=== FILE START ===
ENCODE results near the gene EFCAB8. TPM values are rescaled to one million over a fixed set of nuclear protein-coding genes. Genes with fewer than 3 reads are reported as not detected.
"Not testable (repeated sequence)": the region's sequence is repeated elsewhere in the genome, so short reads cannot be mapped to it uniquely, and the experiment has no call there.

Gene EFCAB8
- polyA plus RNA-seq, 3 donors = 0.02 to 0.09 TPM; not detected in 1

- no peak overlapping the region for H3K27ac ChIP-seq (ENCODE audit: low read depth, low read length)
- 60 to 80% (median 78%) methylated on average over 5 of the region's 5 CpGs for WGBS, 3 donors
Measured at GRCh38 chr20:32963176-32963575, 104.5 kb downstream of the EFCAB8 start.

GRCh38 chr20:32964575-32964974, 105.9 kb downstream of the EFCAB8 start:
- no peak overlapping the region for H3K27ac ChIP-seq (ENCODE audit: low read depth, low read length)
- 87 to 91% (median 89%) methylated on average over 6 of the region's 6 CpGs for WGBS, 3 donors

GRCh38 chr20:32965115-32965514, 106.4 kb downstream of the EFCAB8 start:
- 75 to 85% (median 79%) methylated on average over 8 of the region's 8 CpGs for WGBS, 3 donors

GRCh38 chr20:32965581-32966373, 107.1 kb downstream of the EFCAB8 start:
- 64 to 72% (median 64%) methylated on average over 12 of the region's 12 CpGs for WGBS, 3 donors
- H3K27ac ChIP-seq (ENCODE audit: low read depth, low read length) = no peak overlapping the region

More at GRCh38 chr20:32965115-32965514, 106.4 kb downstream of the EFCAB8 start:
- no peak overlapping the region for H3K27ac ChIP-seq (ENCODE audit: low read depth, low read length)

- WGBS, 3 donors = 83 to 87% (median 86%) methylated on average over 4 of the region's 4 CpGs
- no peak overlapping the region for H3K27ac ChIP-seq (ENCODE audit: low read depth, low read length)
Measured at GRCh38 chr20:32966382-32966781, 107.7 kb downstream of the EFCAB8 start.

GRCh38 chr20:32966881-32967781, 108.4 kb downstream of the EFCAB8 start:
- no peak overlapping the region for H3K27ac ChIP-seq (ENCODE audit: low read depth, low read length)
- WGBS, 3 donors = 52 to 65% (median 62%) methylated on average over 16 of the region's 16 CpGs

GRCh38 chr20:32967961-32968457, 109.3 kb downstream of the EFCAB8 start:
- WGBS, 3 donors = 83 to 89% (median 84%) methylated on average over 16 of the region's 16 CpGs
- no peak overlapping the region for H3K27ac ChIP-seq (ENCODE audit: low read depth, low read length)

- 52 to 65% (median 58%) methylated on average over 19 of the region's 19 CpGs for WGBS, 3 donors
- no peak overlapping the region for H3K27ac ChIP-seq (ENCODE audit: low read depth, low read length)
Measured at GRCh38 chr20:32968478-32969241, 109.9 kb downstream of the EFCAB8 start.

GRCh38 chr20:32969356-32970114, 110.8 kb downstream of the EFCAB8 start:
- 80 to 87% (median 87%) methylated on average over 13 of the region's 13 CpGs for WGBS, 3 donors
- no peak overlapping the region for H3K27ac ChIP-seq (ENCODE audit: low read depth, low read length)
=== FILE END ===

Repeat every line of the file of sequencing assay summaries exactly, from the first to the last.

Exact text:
ENCODE results near the gene EFCAB8. TPM values are rescaled to one million over a fixed set of nuclear protein-coding genes. Genes with fewer than 3 reads are reported as not detected.
"Not testable (repeated sequence)": the region's sequence is repeated elsewhere in the genome, so short reads cannot be mapped to it uniquely, and the experiment has no call there.

Gene EFCAB8
- polyA plus RNA-seq, 3 donors = 0.02 to 0.09 TPM; not detected in 1

- no peak overlapping the region for H3K27ac ChIP-seq (ENCODE audit: low read depth, low read length)
- 60 to 80% (median 78%) methylated on average over 5 of the region's 5 CpGs for WGBS, 3 donors
Measured at GRCh38 chr20:32963176-32963575, 104.5 kb downstream of the EFCAB8 start.

GRCh38 chr20:32964575-32964974, 105.9 kb downstream of the EFCAB8 start:
- no peak overlapping the region for H3K27ac ChIP-seq (ENCODE audit: low read depth, low read length)
- 87 to 91% (median 89%) methylated on average over 6 of the region's 6 CpGs for WGBS, 3 donors

GRCh38 chr20:32965115-32965514, 106.4 kb downstream of the EFCAB8 start:
- 75 to 85% (median 79%) methylated on average over 8 of the region's 8 CpGs for WGBS, 3 donors

GRCh38 chr20:32965581-32966373, 107.1 kb downstream of the EFCAB8 start:
- 64 to 72% (median 64%) methylated on average over 12 of the region's 12 CpGs for WGBS, 3 donors
- H3K27ac ChIP-seq (ENCODE audit: low read depth, low read length) = no peak overlapping the region

More at GRCh38 chr20:32965115-32965514, 106.4 kb downstream of the EFCAB8 start:
- no peak overlapping the region for H3K27ac ChIP-seq (ENCODE audit: low read depth, low read length)

- WGBS, 3 donors = 83 to 87% (median 86%) methylated on average over 4 of the region's 4 CpGs
- no peak overlapping the region for H3K27ac ChIP-seq (ENCODE audit: low read depth, low read length)
Measured at GRCh38 chr20:32966382-32966781, 107.7 kb downstream of the EFCAB8 start.

GRCh38 chr20:32966881-32967781, 108.4 kb downstream of the EFCAB8 start:
- no peak overlapping the region for H3K27ac ChIP-seq (ENCODE audit: low read depth, low read length)
- WGBS, 3 donors = 52 to 65% (median 62%) methylated on average over 16 of the region's 16 CpGs

GRCh38 chr20:32967961-32968457, 109.3 kb downstream of the EFCAB8 start:
- WGBS, 3 donors = 83 to 89% (median 84%) methylated on average over 16 of the region's 16 CpGs
- no peak overlapping the region for H3K27ac ChIP-seq (ENCODE audit: low read depth, low read length)

- 52 to 65% (median 58%) methylated on average over 19 of the region's 19 CpGs for WGBS, 3 donors
- no peak overlapping the region for H3K27ac ChIP-seq (ENCODE audit: low read depth, low read length)
Measured at GRCh38 chr20:32968478-32969241, 109.9 kb downstream of the EFCAB8 start.

GRCh38 chr20:32969356-32970114, 110.8 kb downstream of the EFCAB8 start:
- 80 to 87% (median 87%) methylated on average over 13 of the region's 13 CpGs for WGBS, 3 donors
- no peak overlapping the region for H3K27ac ChIP-seq (ENCODE audit: low read depth, low read length)